Sarees are still the most favored fashion for women of all ages in India. Since it’s a six yard length of exotically embroidered length of fabric–in silk with gold/silver threading or beadwork, or plain or decorative cotton or synthetic. Perfect for every figure, and you never have to worry about gaining or dropping a few pounds. Here are few examples of different styles, beginning with the fancy saree shop next to our hotel in New Delhi. We were greeted by these mannequins.
There were several people in the shop, but the customer who caught our eye was this beautiful young girl shopping for her upcoming March wedding attire. I missed some fantastic shots of mirror images by taking too long to get the gumption to ask if I could take her picture. After the previous night’s camera fiasco, I was a little camera shy. As you can see, she didn’t seem to mind at all. Her only concern was that the people with her seemed to be pushing her toward this dress and she wasn’t sure about the color.
Indian weddings can be a several day occasion, however, and it may have been that the green outfit was for one of the other ceremonies rather than the actual ceremony. Clearly the color choices and styles were unlimited, and the more traditional wedding dress color, red, seems to be waiting. If I’d been 40 years younger and six sizes smaller, I would have tried on a few myself.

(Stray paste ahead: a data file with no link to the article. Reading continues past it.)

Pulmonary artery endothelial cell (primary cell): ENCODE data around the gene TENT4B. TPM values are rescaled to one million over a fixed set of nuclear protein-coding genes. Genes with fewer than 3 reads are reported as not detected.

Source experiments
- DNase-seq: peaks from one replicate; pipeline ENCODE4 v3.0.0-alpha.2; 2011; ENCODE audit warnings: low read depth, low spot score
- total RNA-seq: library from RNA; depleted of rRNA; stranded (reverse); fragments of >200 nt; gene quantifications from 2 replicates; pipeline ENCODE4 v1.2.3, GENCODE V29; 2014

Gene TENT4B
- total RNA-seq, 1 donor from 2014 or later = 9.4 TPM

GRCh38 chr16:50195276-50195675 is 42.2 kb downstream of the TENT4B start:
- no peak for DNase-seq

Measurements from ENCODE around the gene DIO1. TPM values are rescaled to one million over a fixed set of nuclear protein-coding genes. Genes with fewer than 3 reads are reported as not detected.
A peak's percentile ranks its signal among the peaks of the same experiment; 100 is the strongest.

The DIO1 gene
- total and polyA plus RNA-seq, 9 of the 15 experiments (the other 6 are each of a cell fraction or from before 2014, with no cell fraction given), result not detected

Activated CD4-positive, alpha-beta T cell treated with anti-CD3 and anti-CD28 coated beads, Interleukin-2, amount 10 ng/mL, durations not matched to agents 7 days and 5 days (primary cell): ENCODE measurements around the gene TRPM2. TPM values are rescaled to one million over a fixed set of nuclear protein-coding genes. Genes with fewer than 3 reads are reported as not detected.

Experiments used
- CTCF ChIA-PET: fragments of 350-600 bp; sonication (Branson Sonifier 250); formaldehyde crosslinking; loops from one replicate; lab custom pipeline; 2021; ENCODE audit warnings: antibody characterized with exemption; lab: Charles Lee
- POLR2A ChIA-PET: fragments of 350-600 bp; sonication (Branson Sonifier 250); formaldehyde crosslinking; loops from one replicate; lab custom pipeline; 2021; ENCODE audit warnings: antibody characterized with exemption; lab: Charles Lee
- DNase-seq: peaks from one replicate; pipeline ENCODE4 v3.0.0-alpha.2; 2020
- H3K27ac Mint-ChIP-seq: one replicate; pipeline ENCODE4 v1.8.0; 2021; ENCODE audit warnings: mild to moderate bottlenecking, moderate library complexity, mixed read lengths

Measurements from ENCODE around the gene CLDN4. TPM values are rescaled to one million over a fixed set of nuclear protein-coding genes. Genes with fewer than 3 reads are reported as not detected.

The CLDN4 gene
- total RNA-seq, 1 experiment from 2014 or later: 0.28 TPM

I did notice that a lot of younger women working in large cities are wearing more western-style slacks and jackets, or the more traditional kurta or salwar kameez these days. Besides the saree, that’s what you’re most likely to see women in India wearing these days. The biggest difference between the two–as far as I can see–is the salwar kameez is usually worn with a matching churidar pajama or tightly fitted trousers and are worn by both men and women. I used to wear sarees for dress up occasions, but I favor the kurta which is more like a collarless shirt available at lengths that fall slightly below waist, or hip or mid-thigh. I wear mine with slacks or jeans, and sometimes they actually make me look slimmer.